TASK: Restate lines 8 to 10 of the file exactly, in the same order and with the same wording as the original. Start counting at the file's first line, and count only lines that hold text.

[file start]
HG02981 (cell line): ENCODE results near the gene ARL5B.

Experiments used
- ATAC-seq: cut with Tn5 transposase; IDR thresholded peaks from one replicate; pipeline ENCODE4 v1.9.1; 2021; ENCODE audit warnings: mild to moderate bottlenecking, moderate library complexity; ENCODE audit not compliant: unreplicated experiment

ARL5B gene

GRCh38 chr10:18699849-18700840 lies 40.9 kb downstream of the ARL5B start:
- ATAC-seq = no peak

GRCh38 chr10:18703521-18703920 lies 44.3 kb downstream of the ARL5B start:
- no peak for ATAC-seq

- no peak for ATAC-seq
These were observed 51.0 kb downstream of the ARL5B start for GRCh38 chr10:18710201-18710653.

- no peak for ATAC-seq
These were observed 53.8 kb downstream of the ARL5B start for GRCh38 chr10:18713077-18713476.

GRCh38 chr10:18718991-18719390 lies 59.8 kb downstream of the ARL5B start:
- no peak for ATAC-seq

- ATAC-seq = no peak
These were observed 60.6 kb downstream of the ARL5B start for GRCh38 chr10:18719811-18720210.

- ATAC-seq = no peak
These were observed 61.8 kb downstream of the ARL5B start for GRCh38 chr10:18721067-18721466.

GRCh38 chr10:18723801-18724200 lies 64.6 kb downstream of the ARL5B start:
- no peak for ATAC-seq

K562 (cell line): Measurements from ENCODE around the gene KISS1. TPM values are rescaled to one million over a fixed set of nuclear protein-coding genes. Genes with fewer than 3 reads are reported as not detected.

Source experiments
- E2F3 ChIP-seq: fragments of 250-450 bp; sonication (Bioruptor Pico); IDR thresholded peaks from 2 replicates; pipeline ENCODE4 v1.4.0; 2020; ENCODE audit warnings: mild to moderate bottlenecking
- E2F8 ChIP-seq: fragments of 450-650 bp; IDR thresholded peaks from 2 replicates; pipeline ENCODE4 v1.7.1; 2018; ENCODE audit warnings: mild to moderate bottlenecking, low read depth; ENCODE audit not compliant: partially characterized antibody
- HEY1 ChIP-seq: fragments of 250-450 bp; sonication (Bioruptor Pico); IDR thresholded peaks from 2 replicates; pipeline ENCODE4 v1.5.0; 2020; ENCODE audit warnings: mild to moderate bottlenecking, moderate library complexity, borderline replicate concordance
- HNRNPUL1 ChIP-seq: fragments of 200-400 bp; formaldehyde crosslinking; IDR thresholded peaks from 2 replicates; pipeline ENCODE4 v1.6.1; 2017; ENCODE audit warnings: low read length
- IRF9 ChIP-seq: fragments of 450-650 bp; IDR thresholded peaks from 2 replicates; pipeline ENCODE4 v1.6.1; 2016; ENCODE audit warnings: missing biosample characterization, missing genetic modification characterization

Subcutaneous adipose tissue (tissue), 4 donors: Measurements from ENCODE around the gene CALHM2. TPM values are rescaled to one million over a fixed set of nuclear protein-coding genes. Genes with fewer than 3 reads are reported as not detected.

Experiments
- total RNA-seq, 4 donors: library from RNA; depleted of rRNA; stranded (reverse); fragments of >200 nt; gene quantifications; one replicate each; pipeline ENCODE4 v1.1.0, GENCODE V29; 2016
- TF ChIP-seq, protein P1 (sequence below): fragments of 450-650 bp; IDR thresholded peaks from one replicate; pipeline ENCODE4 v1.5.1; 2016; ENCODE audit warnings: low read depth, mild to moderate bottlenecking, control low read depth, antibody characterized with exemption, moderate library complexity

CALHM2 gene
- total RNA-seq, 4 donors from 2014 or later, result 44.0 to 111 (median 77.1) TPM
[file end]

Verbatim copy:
- no peak for ATAC-seq

- no peak for ATAC-seq
These were observed 51.0 kb downstream of the ARL5B start for GRCh38 chr10:18710201-18710653.